f (η 0)g(η − η 0).
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Unfortunately, there is no closed form solution to this defining relation
and so an algorithm is required...
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The EM Algorithm
µ(0) = y
µ(k+1) = µ(k)
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y
∗P
µ(k) ∗ P
.
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In the astronomy community, this algorithm is called the Richardson–
Lucy deconvolution algorithm.
Shepp and Vardi were the first to apply the EM-algorithm to problems
in medical imaging.
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The Richardson–Lucy deconvolution algorithm is famous for its success
in restoring the images taken with the Hubble Space Telescope’s original
flawed optics.
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Integration Time
Fix attention on a certain pixel. Suppose there is a planet there and
that its Poisson arrival rate is the same as the side-lobe arrival rate of
the star. Call it µ. It is proportional to the mask’s open area, A, and
integration (exposure) time t: µ = ctA.
The signal is the expected number of photons: µ.
The noise is the standard deviation of the planet plus the star:
p
p
The signal-to-noise ratio is: S/N = µ/2 = cAt/2.
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√
2µ.
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Hence, integration time required to achieve a given S/N is:
2
t=
2(S/N )
.
cA
That is, doubling open area implies halving integration time.
Hypothesis Tests
Null hypothesis: there is no planet in a certain subset of the dark zone.
What integration (exposure) time is needed to achieve a specified pvalue of the test when a planet is present?
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Field Test
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. Dim Double Splitter Mask
A mask was made for a 3.5” Questar. The mask was cut from paper
with scissors (a crude tool at best) according to the template shown,
backed with cardboard, and framed with 4” PVC endcap.
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The outer circle represents the full aperture, the inner circle the central
obstruction, and the remaining arcs the mask openning.
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. Computed PSF
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Logarithmically scaled plot of the 2-D point spread function and a graph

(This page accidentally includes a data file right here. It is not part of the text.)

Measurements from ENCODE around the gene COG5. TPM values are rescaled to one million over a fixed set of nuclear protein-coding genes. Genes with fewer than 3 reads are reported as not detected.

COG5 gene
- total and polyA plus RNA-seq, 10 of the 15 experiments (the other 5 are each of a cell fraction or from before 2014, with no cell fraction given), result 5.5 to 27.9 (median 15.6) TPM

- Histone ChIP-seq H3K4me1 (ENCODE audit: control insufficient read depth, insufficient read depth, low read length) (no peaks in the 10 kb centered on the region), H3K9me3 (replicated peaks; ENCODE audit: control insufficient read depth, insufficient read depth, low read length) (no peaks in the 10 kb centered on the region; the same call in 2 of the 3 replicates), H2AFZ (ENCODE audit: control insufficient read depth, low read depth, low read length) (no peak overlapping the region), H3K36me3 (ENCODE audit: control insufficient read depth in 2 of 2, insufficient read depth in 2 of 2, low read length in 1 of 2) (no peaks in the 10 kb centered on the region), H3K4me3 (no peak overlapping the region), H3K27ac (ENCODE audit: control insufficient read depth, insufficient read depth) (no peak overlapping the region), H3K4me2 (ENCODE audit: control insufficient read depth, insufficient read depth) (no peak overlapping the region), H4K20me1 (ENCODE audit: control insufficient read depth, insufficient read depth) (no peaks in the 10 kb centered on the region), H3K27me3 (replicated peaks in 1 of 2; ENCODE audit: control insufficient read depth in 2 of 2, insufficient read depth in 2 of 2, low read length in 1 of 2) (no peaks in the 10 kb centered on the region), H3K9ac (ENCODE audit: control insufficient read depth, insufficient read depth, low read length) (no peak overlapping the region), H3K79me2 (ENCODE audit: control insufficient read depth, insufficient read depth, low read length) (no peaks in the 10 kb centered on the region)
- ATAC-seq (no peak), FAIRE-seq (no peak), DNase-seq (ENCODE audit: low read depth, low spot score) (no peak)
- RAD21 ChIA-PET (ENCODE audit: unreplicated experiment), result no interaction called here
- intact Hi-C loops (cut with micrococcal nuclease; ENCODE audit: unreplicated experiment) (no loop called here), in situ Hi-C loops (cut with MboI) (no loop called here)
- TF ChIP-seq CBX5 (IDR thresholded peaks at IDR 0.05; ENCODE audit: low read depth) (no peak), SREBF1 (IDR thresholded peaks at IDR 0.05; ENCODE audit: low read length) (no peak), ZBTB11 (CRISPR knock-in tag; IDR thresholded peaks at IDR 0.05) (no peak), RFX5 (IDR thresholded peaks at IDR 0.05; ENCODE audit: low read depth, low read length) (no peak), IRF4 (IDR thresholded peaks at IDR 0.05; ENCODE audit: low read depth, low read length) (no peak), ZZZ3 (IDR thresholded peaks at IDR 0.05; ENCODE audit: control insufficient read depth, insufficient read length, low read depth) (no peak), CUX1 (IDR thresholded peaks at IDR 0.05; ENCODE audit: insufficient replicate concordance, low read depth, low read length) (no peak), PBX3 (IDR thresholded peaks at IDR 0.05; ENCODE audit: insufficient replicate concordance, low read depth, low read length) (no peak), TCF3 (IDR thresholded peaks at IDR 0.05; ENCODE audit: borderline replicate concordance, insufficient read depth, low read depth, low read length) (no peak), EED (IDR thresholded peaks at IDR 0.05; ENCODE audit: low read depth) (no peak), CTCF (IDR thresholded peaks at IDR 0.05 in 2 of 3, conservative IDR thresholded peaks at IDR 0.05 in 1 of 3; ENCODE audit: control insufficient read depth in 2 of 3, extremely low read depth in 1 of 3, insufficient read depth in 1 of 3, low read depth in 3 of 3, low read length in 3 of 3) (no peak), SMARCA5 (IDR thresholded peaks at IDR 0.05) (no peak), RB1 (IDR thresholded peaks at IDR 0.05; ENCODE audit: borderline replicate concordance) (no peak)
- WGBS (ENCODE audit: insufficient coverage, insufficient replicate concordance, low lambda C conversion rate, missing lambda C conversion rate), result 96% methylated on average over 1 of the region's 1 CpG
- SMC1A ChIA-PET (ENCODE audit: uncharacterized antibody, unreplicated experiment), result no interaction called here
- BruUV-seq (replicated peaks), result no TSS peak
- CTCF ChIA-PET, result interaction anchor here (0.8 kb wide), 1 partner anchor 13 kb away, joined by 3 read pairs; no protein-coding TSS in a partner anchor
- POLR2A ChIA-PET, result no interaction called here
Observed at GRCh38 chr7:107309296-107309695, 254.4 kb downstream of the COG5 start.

of its x-axis slice. White is 0 dB and black is −40 dB. Throughput is
18.2%.
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0
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. 31 Leonis
31 Leonis is a dim double.
Primary/secondary visual magnitude: 4.37/13.6
Luminance difference = 9.2 = −36.8 dB
Separation: 7.9” = 6.9λ/D (at 500nm). Position Angle: 44◦
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Without mask:
With mask:
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Mag. 13.6 companion
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The secondary is to the upper left of the primary in the mask image.
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. Is it real?
We took another image with the mask rotated about 90◦. The rotated
mask shows no hint of a secondary:
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Original orientation:
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Rotated:
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. Conclusions
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• Detection of extrasolar terrestrial planets orbiting nearby stars is
technically very difficult but may well be practical within the foreseeable future.
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• A space-based telescope with an elliptical mirror and a shaped aperture provides the contrast needed to detect and perhaps characterize such planets.
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Contents
1 The Big Question: Are We Alone?
2
2 Exosolar Planets—Where We Are Now
3
3 Some of the ExoPlanets
4
4 Terrestrial Planet Finder Telescope
5
5 Why Is It Hard?
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6 The Shaped Pupil Concept
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7 The Shaped Pupil Concept
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8 Mathematical Details
13
9 Statistical Issues
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10 Dim Double Splitter Mask
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11 Computed PSF
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12 31 Leonis
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13 Is it real?
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14 Conclusions